Visibility

Visibility in the United States

Visibility in Environmental Law

An air quality value relating to pollutants that af feet the ability to see clearly. In 1977, Congress added a provision to the Clean Air Act to regulate manmade visibility problems for Class I areas, such as international parks, national wilderness areas, national parks, and national monuments.

Air pollution sources near Class I areas must use the best available retrofit technology if they interfere with visibility. New sources must obtain a permit, and the EPA is required to consider how the proposed activity will affect visibility. The federal land manager for the Class I area, either the National Park Service or the Forest Service, can participate in the permitting process, and they often insist on an offset of visibility impacting pollutants to ensure that the new source will not cause a visibility problem.
Based on “Environment and the Law. A Dictionary”.

Visibility: Open and Free Legal Research of US Law

Federal Primary Materials

The U.S. federal government system consists of executive, legislative, and judicial branches, each of which creates information that can be the subject of legal research about Visibility. This part provides references, in relation to Visibility, to the legislative process, the federal judiciary, and the primary sources of federal law (cases, statutes, and regulations).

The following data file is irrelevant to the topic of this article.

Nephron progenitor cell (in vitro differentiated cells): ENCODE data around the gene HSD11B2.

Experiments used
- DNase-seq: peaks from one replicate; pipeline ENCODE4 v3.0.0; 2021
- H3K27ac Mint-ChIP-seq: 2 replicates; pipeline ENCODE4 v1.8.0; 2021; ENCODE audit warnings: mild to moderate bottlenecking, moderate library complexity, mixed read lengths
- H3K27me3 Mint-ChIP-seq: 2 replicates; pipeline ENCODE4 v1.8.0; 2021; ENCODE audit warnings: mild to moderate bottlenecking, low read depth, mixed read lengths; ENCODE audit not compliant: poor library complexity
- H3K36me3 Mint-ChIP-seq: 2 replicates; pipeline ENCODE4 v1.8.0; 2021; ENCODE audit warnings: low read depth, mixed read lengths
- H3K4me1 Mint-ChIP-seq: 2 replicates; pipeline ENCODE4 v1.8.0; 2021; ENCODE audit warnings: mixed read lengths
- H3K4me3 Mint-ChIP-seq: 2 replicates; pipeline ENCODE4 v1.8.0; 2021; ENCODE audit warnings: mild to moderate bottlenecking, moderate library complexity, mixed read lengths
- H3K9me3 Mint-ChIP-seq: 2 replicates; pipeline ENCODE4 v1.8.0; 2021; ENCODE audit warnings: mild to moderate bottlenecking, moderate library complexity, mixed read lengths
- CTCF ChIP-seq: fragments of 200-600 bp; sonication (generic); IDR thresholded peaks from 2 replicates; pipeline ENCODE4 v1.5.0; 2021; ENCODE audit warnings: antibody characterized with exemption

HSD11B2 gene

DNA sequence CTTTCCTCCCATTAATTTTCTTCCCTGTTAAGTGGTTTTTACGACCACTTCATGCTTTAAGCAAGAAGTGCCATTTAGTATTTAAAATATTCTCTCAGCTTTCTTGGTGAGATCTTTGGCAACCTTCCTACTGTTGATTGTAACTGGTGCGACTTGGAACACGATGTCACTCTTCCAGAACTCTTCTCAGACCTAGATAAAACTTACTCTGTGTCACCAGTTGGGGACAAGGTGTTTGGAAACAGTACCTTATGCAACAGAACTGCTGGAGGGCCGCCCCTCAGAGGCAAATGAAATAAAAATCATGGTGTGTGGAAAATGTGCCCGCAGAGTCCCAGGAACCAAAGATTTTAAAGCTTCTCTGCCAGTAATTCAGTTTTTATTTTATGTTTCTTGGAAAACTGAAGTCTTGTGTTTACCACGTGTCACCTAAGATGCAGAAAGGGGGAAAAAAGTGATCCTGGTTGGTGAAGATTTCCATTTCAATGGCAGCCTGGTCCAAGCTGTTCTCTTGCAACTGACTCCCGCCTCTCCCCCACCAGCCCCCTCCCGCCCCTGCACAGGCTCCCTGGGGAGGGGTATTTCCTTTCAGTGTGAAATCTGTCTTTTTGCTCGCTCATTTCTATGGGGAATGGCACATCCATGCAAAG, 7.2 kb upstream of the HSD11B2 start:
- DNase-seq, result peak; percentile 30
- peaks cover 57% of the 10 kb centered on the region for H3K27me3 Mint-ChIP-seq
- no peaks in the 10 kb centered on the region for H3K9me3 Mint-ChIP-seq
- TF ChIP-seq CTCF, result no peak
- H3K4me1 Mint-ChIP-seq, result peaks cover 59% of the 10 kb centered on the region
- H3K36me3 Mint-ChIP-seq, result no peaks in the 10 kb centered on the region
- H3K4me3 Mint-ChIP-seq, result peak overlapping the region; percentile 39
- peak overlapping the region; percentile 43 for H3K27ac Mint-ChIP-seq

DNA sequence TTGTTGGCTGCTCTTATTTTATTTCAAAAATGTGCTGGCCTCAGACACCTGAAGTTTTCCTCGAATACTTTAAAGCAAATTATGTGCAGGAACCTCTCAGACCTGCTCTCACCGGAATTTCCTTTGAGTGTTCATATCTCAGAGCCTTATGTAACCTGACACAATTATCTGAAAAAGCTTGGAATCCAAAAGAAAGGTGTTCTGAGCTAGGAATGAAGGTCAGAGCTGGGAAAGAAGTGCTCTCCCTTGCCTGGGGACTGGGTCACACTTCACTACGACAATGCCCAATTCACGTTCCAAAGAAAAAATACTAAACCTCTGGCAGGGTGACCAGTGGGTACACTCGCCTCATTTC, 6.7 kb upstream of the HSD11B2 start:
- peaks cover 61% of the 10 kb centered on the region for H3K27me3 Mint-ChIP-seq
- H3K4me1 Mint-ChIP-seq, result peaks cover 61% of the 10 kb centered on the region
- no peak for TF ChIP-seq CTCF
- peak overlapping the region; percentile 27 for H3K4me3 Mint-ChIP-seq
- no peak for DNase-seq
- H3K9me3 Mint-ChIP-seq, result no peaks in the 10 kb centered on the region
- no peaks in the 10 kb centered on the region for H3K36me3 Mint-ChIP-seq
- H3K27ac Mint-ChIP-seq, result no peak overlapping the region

Federal primary materials about Visibility by content types:

Laws and Regulations

US Constitution
Federal Statutory Codes and Legislation

Federal Case Law and Court Materials

U.S. Courts of Appeals
United States courts of appeals, inclouding bankruptcy courts and bankcruptcy appellate panels:

Federal Administrative Materials and Resources

Presidential Materials

Materials that emanate from the President’s lawmaking function include executive orders for officers in departments and agencies and proclamations for announcing ceremonial or commemorative policies. Presidential materials available include:

Executive Materials

Federal Legislative History Materials

Legislative history traces the legislative process of a particular bill (about Visibility and other subjects) for the main purpose of determining the legislators’ intent behind the enactment of a law to explain or clarify ambiguities in the language or the perceived meaning of that law (about Visibility or other topics), or locating the current status of a bill and monitoring its progress.

State Administrative Materials and Resources

State regulations are rules and procedures promulgated by state agencies (which may apply to Visibility and other topics); they are a binding source of law. In addition to promulgating regulations, state administrative boards and agencies often have judicial or quasi-judicial authority and may issue administrative decisions affecting Visibility. Finding these decisions can be challenging. In many cases, researchers about Visibility should check state agency web sites for their regulations, decisions, forms, and other information of interest.

State rules and regulations are found in codes of regulations and administrative codes (official compilation of all rules and regulations, organized by subject matter). Search here:

State opinions of the Attorney General (official written advisory opinions on issues of state law related to Visibility when formerly requested by a designated government officer):

Tools and Forms

Law in Other Regions

*This resource guide is updated frequently. However, if you notice something is wrong or not working, or any resources that should be added, please notify us in any of the "Leave a Comment" area.

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